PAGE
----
23 Biological Weed Control
2. If an insect or disease is being introduced it must be host specific to the weed, and should not easily adapt to other plants when the weed population has been reduced. 3. One concept is the ease by which the insect or disease can become established in the area. Sometimes the weed is better adapted to the region than the predator is, and repeated attempts at introducing the biological control are necessary before success, if any, is achieved. 4. It must not completely eliminate the weed, instead it must simply control it below economic thresholds. If the insect or disease completely eliminated its host plants, it would be eliminated itself.

24 Chemical Control Chemical weed control involves the use of chemicals, called herbicides, for the control of weeds. Chemical weed control is a very common method of weed control in industrialized agriculture.


26 Herbicides are classified according to the way they destroy weeds.
A selective herbicide is one that will kill only certain types of plants. A nonselective herbicide is one that will kill any plant it contacts. Soil sterilants are herbicides that prevent any vegetation from growing for a period of months or even years.

27 Herbicides can be classified by their site of action.
Translocated (systemic) herbicides are taken into the plant through the roots or leaves and moved to a sensitive area such as a growing point or storage organ. Contact herbicides, also called nontranslocated herbicides, are not moved within the plant but simply kill the plant tissue it contacts. Herbicides can be classified by their mode of action such as growth regulators that interfere with normal metabolism, or disrupt cell membranes.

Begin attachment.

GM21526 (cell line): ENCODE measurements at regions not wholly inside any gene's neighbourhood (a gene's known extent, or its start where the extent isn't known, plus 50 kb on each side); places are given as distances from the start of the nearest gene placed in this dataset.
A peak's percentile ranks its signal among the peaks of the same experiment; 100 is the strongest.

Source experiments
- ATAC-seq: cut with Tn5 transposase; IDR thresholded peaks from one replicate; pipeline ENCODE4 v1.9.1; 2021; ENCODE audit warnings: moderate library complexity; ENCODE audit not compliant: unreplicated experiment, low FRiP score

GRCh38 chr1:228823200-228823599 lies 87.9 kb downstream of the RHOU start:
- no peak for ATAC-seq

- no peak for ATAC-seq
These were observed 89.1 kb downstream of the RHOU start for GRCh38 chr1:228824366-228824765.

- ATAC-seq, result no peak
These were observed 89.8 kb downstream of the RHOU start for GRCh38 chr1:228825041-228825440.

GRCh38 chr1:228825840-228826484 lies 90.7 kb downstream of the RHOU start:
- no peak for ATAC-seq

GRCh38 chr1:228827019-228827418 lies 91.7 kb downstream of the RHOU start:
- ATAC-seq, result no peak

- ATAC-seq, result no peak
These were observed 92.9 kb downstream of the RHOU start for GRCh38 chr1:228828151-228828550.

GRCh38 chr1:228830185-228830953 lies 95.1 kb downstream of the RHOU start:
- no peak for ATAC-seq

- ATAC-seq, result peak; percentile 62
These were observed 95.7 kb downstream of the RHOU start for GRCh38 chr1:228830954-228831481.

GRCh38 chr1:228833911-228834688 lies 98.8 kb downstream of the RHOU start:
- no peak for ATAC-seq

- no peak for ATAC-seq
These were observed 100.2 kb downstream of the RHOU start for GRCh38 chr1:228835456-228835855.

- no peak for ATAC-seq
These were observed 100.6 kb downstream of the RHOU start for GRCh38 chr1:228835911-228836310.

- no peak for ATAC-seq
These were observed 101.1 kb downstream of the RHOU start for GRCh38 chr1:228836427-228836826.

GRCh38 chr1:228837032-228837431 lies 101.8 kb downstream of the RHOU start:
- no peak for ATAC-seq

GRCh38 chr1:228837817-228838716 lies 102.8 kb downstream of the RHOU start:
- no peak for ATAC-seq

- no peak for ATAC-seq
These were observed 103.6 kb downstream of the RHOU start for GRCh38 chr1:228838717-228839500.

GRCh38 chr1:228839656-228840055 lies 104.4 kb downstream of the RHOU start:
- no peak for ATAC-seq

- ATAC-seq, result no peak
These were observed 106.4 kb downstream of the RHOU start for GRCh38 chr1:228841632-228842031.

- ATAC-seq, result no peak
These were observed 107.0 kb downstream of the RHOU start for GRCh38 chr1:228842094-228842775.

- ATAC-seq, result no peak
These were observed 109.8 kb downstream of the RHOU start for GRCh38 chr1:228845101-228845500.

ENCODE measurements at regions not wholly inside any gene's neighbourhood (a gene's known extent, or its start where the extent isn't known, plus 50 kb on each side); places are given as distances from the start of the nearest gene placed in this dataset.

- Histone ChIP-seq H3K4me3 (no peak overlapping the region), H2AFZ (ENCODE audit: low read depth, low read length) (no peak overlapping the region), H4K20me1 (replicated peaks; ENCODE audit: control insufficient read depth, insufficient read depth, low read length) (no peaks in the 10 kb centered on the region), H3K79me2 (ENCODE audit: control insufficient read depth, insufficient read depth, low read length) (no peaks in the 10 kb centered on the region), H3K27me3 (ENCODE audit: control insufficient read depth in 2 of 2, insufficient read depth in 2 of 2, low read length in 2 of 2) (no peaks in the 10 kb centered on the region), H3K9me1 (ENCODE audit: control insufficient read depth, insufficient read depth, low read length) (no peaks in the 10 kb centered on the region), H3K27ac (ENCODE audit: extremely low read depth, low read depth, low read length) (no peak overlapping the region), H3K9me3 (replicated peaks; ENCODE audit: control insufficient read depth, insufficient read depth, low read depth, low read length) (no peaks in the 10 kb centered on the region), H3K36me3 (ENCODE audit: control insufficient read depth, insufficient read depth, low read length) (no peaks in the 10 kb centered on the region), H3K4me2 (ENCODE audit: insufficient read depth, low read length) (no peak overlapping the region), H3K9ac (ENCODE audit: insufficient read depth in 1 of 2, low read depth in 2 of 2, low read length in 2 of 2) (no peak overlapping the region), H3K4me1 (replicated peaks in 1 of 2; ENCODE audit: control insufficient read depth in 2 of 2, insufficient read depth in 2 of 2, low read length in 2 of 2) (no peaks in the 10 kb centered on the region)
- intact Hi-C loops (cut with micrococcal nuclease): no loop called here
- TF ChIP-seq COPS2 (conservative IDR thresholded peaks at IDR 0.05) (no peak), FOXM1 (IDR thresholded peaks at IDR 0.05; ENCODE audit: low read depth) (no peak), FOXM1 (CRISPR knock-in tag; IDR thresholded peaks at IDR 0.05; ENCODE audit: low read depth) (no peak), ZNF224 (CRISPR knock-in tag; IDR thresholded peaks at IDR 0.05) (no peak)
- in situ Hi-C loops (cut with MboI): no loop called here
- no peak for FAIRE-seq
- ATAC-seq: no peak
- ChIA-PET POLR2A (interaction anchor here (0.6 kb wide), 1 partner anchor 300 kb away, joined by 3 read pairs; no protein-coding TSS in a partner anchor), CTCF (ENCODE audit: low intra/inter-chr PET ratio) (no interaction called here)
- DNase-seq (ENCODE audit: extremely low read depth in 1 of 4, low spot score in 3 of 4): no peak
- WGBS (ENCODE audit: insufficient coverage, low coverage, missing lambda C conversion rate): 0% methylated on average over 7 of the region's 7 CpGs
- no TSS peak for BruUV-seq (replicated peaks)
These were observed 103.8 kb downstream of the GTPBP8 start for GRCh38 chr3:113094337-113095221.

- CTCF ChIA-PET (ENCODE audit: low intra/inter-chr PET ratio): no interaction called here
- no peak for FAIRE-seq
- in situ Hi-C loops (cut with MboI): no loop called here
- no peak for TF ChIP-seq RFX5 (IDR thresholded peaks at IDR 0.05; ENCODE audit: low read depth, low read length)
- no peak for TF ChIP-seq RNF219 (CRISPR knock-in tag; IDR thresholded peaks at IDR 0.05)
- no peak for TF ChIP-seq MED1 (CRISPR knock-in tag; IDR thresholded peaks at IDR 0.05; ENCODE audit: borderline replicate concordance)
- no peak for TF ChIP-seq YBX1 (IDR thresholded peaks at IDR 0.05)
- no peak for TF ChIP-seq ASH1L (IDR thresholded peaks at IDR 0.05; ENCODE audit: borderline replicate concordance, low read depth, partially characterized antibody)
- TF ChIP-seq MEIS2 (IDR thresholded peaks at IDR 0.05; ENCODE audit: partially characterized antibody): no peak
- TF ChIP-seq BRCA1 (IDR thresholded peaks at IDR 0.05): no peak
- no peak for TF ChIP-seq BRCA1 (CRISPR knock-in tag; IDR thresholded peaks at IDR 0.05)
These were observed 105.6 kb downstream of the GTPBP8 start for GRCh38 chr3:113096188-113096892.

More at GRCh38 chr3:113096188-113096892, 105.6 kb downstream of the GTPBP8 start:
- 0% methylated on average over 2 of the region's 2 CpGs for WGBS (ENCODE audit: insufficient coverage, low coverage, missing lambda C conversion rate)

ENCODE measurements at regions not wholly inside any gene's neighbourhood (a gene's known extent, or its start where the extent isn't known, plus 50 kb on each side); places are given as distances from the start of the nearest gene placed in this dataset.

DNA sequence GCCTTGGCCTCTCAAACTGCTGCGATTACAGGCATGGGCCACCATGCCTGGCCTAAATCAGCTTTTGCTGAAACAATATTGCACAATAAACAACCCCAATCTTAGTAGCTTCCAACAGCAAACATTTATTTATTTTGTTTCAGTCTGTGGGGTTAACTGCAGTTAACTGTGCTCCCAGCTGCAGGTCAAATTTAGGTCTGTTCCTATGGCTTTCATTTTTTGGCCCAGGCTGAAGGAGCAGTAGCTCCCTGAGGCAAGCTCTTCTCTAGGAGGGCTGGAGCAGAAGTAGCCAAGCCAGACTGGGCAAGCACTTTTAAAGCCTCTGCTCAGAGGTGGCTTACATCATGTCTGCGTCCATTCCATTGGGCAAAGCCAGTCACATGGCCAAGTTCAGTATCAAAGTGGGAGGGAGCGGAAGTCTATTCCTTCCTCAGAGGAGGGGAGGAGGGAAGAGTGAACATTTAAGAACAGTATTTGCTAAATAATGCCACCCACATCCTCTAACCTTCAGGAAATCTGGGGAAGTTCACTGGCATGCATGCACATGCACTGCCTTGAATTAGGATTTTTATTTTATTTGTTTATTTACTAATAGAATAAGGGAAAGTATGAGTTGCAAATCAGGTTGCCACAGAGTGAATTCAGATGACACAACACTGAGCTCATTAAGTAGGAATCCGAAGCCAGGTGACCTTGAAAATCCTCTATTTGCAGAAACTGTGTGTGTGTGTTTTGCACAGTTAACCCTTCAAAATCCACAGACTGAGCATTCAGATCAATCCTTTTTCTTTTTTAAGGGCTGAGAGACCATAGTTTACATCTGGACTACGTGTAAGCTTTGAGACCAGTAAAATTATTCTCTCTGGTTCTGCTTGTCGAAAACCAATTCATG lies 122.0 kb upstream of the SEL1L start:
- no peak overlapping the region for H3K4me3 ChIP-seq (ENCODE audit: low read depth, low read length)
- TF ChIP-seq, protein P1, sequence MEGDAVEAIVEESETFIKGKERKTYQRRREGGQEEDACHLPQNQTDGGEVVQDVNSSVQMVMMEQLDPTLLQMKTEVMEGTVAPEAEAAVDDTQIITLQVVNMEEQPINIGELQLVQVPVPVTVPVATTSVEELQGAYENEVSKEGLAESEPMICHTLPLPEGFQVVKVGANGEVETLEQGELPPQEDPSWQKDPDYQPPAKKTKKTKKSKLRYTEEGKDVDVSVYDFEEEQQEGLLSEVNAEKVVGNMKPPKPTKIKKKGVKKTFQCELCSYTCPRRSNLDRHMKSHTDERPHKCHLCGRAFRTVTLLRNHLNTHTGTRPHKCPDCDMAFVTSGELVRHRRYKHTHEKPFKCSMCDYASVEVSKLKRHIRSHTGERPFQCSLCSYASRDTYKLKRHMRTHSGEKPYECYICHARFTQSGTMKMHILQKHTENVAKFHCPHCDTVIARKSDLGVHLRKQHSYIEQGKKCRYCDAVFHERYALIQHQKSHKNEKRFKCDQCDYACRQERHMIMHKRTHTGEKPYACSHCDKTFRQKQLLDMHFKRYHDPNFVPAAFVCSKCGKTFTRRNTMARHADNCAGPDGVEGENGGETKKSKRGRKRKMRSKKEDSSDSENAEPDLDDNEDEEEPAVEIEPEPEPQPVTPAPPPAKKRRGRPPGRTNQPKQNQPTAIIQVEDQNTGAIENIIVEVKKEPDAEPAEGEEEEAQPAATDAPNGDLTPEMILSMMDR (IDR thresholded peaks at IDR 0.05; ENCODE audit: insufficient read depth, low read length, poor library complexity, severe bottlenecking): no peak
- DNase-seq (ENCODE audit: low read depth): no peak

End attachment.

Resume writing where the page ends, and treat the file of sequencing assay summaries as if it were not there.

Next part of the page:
28 The time that herbicides are applied can also be used to classify them
Preplant herbicide is applied before the crop is seeded and is usually applied as part of seedbed preparation. Early preplant herbicide is applied 10 to 30 days before seeding and may or may not be incorporated into the soil. Preplant surface applied herbicide is applied up to 10 days before seeding and is not incorporated into the soil. Preplant & Incorporated is applied up to 10 days prior to seeding & immediately incorporated because it will evaporate or be broken down by sunlight. Preemergent herbicide is applied before the weeds and/or crop emerges but after the crop has been seeded. Postemergent herbicide is applied after the crop and weeds have emerged from the soil.

29 What are the herbicide mode of action families?
The method by which a herbicide kills depends on how the plant translocates and metabolizes the chemical. The different types of chemicals available as herbicides give the producer many choices to kill a wide variety of weeds in a wide variety of crops.

30 Review/ Summary 1. What are some ways weeds are spread?
2. What are some ways to identify weeds? 3. What are some methods of weed management?